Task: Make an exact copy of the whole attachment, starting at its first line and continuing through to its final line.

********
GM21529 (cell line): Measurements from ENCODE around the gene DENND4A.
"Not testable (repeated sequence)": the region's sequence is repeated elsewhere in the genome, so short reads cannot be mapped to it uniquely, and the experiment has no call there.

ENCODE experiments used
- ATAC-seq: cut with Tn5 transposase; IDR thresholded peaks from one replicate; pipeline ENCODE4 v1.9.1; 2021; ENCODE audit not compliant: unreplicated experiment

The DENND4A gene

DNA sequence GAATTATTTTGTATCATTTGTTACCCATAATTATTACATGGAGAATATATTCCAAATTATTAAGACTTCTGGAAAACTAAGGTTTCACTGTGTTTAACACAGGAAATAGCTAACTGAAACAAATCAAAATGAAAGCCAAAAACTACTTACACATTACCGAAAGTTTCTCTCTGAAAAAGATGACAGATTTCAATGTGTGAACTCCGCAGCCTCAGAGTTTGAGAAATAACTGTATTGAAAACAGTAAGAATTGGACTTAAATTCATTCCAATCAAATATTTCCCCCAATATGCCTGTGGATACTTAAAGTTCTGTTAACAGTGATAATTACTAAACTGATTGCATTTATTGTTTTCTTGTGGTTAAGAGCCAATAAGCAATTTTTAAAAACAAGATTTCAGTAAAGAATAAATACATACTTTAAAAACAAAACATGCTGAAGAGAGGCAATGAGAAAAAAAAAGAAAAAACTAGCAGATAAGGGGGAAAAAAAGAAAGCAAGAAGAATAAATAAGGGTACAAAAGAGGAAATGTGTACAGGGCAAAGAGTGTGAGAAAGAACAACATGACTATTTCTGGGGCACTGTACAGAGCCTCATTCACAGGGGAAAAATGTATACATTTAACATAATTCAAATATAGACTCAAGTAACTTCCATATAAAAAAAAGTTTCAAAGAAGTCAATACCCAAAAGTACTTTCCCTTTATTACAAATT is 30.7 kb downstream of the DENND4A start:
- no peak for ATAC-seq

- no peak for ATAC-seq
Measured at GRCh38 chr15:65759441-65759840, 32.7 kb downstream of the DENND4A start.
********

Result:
GM21529 (cell line): Measurements from ENCODE around the gene DENND4A.
"Not testable (repeated sequence)": the region's sequence is repeated elsewhere in the genome, so short reads cannot be mapped to it uniquely, and the experiment has no call there.

ENCODE experiments used
- ATAC-seq: cut with Tn5 transposase; IDR thresholded peaks from one replicate; pipeline ENCODE4 v1.9.1; 2021; ENCODE audit not compliant: unreplicated experiment

The DENND4A gene

DNA sequence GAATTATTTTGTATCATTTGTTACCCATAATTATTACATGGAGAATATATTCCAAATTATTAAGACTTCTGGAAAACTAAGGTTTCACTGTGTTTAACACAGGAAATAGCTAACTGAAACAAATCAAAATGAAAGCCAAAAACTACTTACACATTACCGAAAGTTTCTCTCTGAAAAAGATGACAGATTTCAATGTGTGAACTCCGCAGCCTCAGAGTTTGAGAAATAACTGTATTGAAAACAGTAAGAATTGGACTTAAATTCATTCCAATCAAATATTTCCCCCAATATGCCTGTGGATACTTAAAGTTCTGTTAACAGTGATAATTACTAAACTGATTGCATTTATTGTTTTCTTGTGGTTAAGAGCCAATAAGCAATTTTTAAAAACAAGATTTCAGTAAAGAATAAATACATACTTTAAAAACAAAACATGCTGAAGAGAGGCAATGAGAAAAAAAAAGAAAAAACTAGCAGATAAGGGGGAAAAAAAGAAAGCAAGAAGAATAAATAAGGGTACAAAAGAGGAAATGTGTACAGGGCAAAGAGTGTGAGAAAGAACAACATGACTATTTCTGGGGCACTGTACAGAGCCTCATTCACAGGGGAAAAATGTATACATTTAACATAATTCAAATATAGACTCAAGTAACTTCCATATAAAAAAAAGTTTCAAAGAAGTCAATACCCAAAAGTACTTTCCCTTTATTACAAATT is 30.7 kb downstream of the DENND4A start:
- no peak for ATAC-seq

- no peak for ATAC-seq
Measured at GRCh38 chr15:65759441-65759840, 32.7 kb downstream of the DENND4A start.